• “This opportunity is really about mobile for us … It’s imperative for our business. There’s no way that you succeed as a gaming company without access to mobile players."

Making moves

Office corporate VP Joe Belfiore is leaving Microsoftafter 32 years in various roles at the company. He’ll stay on as an adviser for a few months to help with the transition.

The Office of the Comptroller of the Currency is launching a new Office of Financial Technologyearly next year in response to the growth of fintech.

Private equity firms Thoma Bravo and Sunstone Partners are buying UserTesting, a consumer insights platform, for $7.50 per share in cash. This values the deal at $1.3 billion.

Sean Cardenas is the new vice president of salesat TripleBlind, a cybersecurity company. Cardenas joins TripleBlind from Incopro, where he led global sales.

Nancy Louisnord is the new global chief marketing officer at Manta, a data lineage platform. She joins the company from EasyVista, where she held a similar role.

In other news

Elon Musk’s Twitter deal closed last night, and he immediately fired CEO Parag Agrawal, chief financial officer Ned Segal and head of policy Vijaya Gadde, The Washington Post reported. Musk is taking the CEO role, according to Bloomberg, and plans to reverse permanent bans on the platform. And here's a rundown of what will be different with Twitter being private.

How bad was this week for tech? Well, Big Tech's market caps are down a combined $800 billion.

Still, Apple avoided the fate of many other tech companies in its earnings, with revenue and profit both beating analysts’ estimates — though it did warn that there could be a slowdown this quarter.

Amazon CEO Andy Jassy allegedly violated federal labor laws, according to an NLRB complaint, which points to comments Jassy made earlier this year about workers being better off without a union.

Volkswagen will work with Intel’s Mobileye on automated driving following the dissolution of Argo AI.

The EU’s Digital Services Act has officially been publishedin the bloc’s Official Journal, leaving tech firms to figure out how to comply with the policy.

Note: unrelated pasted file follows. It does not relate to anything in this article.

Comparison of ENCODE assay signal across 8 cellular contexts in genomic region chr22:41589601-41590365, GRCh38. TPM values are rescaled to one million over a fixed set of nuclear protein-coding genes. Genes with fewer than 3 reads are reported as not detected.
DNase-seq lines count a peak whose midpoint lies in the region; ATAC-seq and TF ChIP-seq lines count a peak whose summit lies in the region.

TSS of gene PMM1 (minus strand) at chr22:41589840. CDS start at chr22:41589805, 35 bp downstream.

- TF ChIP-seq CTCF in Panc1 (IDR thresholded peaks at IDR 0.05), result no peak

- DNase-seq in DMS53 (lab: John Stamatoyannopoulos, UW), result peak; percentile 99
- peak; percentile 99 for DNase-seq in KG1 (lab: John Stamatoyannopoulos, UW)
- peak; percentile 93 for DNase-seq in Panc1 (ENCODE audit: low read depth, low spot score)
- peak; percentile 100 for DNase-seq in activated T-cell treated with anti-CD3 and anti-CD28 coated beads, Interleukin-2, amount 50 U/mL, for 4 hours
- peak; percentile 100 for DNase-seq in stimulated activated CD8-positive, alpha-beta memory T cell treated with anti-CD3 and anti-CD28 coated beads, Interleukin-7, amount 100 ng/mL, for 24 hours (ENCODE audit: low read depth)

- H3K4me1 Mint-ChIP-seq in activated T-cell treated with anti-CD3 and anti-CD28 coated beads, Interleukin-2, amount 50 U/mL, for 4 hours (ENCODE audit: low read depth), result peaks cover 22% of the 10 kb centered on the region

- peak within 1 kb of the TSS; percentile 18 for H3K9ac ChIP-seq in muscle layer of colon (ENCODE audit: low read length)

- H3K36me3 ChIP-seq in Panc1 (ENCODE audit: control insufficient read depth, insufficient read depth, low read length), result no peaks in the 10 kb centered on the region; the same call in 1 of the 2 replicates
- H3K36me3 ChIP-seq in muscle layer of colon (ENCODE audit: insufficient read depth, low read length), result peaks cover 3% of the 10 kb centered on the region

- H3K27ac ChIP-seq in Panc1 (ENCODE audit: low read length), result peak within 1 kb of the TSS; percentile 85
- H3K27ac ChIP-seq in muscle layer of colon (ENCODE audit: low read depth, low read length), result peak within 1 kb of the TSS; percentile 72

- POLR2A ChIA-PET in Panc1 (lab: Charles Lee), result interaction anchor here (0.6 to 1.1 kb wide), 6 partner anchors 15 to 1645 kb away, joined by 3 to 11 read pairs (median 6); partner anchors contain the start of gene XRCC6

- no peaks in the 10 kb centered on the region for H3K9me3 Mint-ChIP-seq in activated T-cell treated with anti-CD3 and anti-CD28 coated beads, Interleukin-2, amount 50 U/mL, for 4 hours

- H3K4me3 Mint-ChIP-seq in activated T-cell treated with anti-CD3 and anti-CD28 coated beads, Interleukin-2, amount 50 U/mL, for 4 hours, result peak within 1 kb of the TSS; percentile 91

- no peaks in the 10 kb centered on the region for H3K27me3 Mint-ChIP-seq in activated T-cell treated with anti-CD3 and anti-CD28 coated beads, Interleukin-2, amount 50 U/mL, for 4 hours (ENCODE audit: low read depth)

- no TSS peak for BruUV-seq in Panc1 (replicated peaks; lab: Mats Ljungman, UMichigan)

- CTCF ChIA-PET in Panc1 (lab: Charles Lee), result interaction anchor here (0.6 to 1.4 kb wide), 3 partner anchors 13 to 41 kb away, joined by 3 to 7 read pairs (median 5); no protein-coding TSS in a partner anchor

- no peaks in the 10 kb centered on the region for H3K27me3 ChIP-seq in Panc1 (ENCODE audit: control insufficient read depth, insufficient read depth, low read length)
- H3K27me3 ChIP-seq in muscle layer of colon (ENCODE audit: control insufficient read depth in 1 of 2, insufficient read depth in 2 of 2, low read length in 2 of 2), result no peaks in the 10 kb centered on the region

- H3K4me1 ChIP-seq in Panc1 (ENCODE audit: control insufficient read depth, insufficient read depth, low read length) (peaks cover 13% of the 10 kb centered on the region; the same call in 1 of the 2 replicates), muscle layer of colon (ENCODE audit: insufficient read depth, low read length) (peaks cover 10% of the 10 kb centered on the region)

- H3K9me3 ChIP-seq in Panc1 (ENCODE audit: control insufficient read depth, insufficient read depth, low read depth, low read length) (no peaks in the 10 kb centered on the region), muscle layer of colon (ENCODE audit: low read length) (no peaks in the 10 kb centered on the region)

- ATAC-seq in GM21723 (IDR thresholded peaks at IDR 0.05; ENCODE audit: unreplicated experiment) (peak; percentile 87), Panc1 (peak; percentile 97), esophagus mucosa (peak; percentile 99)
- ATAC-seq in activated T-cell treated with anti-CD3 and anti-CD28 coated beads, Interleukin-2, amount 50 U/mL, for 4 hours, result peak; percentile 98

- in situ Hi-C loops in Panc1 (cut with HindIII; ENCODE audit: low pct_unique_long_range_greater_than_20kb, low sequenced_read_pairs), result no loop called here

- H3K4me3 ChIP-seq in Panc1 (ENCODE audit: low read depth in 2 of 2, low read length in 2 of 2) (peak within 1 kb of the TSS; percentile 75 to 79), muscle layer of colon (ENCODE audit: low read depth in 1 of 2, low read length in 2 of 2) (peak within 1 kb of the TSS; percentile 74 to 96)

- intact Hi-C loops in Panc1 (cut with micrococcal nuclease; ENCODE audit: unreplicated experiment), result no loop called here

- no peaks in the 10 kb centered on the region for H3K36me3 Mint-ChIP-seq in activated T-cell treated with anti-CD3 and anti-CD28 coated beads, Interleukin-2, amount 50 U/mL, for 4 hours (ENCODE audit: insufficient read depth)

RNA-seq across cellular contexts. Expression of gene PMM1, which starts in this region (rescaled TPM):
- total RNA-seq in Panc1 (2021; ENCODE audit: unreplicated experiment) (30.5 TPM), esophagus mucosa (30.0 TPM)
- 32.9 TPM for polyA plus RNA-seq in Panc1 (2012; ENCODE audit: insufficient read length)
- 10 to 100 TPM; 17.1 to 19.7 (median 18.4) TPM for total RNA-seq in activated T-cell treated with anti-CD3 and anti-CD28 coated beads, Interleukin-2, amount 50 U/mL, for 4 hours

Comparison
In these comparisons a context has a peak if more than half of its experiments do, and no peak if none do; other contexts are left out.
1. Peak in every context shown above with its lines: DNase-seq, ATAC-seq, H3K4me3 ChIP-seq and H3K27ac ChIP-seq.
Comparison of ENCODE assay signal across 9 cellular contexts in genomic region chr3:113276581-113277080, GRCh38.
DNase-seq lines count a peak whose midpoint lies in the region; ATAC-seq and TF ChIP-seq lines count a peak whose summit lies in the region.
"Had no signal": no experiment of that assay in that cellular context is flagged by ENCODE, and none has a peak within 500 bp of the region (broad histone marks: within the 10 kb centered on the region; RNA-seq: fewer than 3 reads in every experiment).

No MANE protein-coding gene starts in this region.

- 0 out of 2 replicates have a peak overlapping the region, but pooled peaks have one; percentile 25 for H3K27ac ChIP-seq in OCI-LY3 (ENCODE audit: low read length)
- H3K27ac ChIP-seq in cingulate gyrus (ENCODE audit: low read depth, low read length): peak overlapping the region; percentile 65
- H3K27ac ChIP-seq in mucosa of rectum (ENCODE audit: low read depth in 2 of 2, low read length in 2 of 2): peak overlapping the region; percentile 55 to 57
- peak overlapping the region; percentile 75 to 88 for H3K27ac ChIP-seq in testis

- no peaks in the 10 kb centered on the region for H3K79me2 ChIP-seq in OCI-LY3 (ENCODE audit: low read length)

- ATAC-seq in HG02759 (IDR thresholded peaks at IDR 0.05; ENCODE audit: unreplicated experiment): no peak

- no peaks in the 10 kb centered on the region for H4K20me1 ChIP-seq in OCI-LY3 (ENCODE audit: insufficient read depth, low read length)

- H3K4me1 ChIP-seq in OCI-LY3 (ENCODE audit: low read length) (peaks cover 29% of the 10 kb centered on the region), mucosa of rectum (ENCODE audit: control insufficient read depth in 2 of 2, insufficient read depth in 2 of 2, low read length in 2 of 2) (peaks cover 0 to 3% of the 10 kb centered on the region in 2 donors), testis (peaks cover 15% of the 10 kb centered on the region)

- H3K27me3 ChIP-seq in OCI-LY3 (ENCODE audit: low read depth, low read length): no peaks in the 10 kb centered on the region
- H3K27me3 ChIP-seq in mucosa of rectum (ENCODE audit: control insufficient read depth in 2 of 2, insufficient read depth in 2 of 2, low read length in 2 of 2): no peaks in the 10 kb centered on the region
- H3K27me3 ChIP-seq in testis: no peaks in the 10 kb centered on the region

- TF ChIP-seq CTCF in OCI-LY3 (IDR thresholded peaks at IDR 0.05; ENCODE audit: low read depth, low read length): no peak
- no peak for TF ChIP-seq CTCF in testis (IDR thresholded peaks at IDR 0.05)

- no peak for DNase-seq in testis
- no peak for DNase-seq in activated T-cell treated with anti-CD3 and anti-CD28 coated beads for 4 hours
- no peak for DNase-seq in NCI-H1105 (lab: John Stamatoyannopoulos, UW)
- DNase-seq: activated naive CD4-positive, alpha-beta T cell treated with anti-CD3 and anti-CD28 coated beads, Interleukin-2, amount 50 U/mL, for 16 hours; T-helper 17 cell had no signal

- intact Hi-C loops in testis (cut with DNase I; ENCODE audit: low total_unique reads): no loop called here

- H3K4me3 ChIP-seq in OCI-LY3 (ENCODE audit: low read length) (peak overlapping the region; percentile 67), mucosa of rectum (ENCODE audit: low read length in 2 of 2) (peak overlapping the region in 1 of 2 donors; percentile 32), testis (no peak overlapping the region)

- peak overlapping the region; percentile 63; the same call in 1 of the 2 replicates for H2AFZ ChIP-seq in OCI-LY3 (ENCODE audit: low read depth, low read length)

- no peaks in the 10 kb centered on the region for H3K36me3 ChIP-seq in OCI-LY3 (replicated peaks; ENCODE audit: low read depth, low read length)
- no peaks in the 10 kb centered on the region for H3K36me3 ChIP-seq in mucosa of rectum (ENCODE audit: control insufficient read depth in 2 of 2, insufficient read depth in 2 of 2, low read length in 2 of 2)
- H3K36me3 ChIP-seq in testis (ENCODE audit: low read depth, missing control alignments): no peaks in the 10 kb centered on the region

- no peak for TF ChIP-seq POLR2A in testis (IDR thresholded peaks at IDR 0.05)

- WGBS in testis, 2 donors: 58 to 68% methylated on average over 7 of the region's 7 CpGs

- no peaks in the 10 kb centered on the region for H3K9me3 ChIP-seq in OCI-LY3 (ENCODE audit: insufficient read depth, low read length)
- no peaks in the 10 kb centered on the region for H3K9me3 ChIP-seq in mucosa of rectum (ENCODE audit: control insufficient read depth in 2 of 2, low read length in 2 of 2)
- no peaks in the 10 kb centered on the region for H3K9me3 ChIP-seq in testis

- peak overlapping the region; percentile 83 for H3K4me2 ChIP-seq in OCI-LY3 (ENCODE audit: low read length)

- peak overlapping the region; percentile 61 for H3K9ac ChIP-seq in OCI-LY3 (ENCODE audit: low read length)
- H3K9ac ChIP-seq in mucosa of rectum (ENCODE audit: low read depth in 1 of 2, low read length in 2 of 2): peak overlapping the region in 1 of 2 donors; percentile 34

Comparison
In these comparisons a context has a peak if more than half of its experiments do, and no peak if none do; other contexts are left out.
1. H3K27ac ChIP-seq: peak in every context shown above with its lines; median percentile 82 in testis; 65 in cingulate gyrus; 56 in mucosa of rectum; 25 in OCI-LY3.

Intel is cutting $10 billion in costs by 2028 as hardware sales slump, though it’s unclear which business units this will affect.

One of the biggest climate takeaways from the International Energy Agency’s World Energy Outlook: The world needs more clean power — and lots of it.

Who should pay for internet infrastructure? European telecom groups say that Big Tech should pay more because their services use up so much bandwidth.

Amazon and Google struck a deal that allows Amazon to work with manufacturers like TCL, which also makes Android TVs and phones. The company will release two TV sets running its Fire TV software in Europe this fall through TCL.

Keep an eye on your ballot

Want to know if your ballot was counted? There’s a website for that.

Voters in almost half the country can now sign up to receive text messages that include information about ballot due dates and whether the ballot was received. This doesn’t do the voting for you — you’re still on the hook for filling out and mailing in your ballot — but it does keep your votes anonymous.


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Thoughts, questions, tips? Send them to sourcecode@protocol.com, or our tips line, tips@protocol.com. Enjoy your day, see you Sunday.